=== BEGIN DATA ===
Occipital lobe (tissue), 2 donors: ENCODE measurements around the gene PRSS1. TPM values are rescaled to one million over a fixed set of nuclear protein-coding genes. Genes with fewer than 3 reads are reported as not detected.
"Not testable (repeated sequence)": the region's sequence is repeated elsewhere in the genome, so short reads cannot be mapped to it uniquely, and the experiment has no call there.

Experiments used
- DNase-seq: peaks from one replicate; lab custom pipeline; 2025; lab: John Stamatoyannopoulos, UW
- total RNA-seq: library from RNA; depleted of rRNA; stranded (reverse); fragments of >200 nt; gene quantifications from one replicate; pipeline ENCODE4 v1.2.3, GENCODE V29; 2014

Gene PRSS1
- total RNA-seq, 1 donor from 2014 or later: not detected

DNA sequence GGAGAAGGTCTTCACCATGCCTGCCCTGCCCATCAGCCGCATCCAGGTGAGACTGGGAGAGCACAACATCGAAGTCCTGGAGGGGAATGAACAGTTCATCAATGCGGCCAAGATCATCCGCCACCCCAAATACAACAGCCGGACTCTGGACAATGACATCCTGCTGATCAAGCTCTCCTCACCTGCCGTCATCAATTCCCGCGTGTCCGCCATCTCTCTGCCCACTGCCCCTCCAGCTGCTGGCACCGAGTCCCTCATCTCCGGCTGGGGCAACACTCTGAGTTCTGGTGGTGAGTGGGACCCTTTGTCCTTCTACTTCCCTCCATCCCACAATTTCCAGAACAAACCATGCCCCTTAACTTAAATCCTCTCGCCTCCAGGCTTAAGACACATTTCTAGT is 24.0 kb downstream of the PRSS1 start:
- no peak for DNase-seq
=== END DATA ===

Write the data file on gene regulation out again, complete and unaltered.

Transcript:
Occipital lobe (tissue), 2 donors: ENCODE measurements around the gene PRSS1. TPM values are rescaled to one million over a fixed set of nuclear protein-coding genes. Genes with fewer than 3 reads are reported as not detected.
"Not testable (repeated sequence)": the region's sequence is repeated elsewhere in the genome, so short reads cannot be mapped to it uniquely, and the experiment has no call there.

Experiments used
- DNase-seq: peaks from one replicate; lab custom pipeline; 2025; lab: John Stamatoyannopoulos, UW
- total RNA-seq: library from RNA; depleted of rRNA; stranded (reverse); fragments of >200 nt; gene quantifications from one replicate; pipeline ENCODE4 v1.2.3, GENCODE V29; 2014

Gene PRSS1
- total RNA-seq, 1 donor from 2014 or later: not detected

DNA sequence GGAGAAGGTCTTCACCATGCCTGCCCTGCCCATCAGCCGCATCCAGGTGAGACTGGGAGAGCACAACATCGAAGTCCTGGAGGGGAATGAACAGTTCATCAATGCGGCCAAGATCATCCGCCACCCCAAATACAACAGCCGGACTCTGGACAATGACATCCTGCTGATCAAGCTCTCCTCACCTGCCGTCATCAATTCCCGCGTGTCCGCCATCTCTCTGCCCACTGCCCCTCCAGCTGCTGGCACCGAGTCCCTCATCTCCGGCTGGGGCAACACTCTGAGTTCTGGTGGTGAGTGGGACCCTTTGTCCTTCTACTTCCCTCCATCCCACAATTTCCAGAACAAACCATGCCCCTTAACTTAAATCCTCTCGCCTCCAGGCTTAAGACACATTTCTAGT is 24.0 kb downstream of the PRSS1 start:
- no peak for DNase-seq